I think I’ve milked this topic for all it’s worth and now I have a stomach ache. See you again next week.
Knowing how much and when to eat before exercise can help make the most of your workout. Coordinate your meals and snacks to help maximize your exercise routine.
Eat small meals three to four hours before exercise. Snacks should be eaten 30 to 60 minutes before exercise. Be sure to eat a light snack after vigorous exercise to help your body recover. As always, drink plenty of water to keep hydrated.
Avoid eating snacks that are high in sugar. Some healthy ideas include the following:
- Apple or banana slices and peanut butter
- Baked potato with cheese melted on top
- Carrot and celery sticks with dressing
- Cottage cheese with fresh or canned fruit
- Dry cereal with dried fruit
- Energy bars or granola bars
- Granola with low fat milk and a banana
- Instant oatmeal made with low fat milk and dried fruit
- Crackers and hummus (garbanzo bean dip)
- Pudding and graham crackers
- Yogurt and canned fruit
- Peanut butter and crackers
- Fruit smoothies
- Whole grain bagel with peanut butter or yogurt
- Whole grain cheese and crackers
You can improve performance by delaying dehydration
Hydration is often left out of nutrition, but it shouldn’t be. Staying hydrated is important not only to improving performance in sports and other activities, but it plays a vital role in helping maintain a balanced diet and healthy lifestyle.
Necessary to the healthy function of all internal organs, water must be consumed to replace the amount lost each day during basic activities. Water is also proven to aid in weight loss. It helps you feel full so you eat less, quenches thirst without adding calories and allows your body to function at its top capability.
Keeping hydrated helps muscles look more toned, a look that many people desire. Being hydrated also helps your skin look and stay healthy.
Water regulates the body’s temperature, cushions and protects vital organs, and aids the digestive system.
In 2004, the Food and Nutrition Board released new dietary reference intakes for water. It is recommended that women consume 2.7 liters daily and men consume 3.7 liters through various beverages, 80 percent, or in food, 20 percent.
Active individuals need even more, particularly if they’re exercising in hot weather. This is especially important during the 24 hours prior to vigorous exercise. During exercise, our body produces more heat, causing sweat to cool us down. When we sweat out our water supply, we must consume more water to keep our core temperature down.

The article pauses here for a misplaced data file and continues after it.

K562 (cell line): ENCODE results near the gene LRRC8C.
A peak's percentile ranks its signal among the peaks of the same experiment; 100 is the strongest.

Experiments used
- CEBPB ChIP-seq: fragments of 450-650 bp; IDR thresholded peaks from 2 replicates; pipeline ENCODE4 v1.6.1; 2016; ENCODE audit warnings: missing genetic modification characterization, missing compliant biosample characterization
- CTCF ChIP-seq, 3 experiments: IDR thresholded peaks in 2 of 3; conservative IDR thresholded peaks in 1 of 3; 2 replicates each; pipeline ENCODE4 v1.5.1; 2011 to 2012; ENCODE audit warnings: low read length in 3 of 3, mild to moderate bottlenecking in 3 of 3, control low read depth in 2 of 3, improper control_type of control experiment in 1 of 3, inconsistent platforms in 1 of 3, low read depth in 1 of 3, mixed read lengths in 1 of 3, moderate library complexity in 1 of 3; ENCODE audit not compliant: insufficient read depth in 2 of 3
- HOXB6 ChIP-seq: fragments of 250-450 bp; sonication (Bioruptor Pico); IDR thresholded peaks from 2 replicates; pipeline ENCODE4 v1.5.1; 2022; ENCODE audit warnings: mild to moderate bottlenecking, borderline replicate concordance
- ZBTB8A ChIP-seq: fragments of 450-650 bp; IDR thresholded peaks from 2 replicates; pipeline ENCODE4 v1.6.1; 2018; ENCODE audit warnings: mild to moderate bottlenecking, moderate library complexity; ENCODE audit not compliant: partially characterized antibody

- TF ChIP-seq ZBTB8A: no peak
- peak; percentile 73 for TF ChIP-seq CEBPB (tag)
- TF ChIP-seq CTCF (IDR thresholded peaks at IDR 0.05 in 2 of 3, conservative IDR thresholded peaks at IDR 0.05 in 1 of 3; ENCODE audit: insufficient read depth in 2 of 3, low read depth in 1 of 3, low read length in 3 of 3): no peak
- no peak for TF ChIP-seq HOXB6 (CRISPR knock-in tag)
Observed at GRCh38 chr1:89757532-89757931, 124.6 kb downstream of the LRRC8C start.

In one hour of exercise, the body can lose more than a quart of water, depending on exercise intensity and air temperature. If there is not enough water for the body to cool itself through perspiration, the body enters a state of dehydration.
For people who regularly exercise, maintaining a constant supply of water in the body is essential to performance.
Dehydration leads to muscle fatigue and loss of coordination. Even small amounts of water loss may hinder athletic performance.
In a dehydrated state, the body is unable to cool itself efficiently, leading to heat exhaustion and possibly heat stroke. Without an adequate supply of water, the body lacks energy and muscles may develop cramps. To prevent dehydration, you must drink before, during and after a workout.
During exercise, water is the best fluid replenisher for most individuals, although sports drinks help replace lost electrolytes during high intensity exercise exceeding more than 60 minutes. Keeping hydrated can improve performance by delaying dehydration and maintaining balanced blood-sugar levels during exercise. It also lowers the risk of catching a cold by boosting your immune system.
Drink 17-20 ounces of water two to three hours before the start of exercise. Drink 8 ounces of fluid every 20 to 30 minutes prior to exercise or during warm-up. Drink 7 to 10 ounces of fluid every 10 to 20 minutes during exercise. Drink an additional 8 ounces of fluid within 30 minutes after exercising. Drink 16-24 ounces of fluid for every pound of body weight lost after exercise.
Water is your best option. Tea (non-caffeinated and unsweetened) and 100 percent juice, not cocktail drinks, are good alternatives if you just need something else. Sports drinks are also good for your body during and after exercise.
Coffee and alcohol don’t need to be nixed completely, but should be consumed in very small amounts. Two cups of coffee a day isn’t going to help your body and scientific evidence suggests alcohol consumption can interfere with muscle recovery after exercise and negatively affect a variety of performance variables.
As far as options that you should stay away from, soda is at the top of the list. While drinking one soda probably won’t hurt you, it provides little hydration. In fact, frequent consumption of soda can be more harmful to your body than any of the other drinks listed above, with the exception of alcohol.
In the end, staying hydrated by drinking water throughout the day and especially during exercise is highly recommended to support good nutrition and healthy living.
Elaine Hastings is a registered dietitian and owner of Associates in Nutrition Therapy in Fort Myers. Contact her at Elaine@eatrightRD.com or visit her at AssociatesinNutrition.com.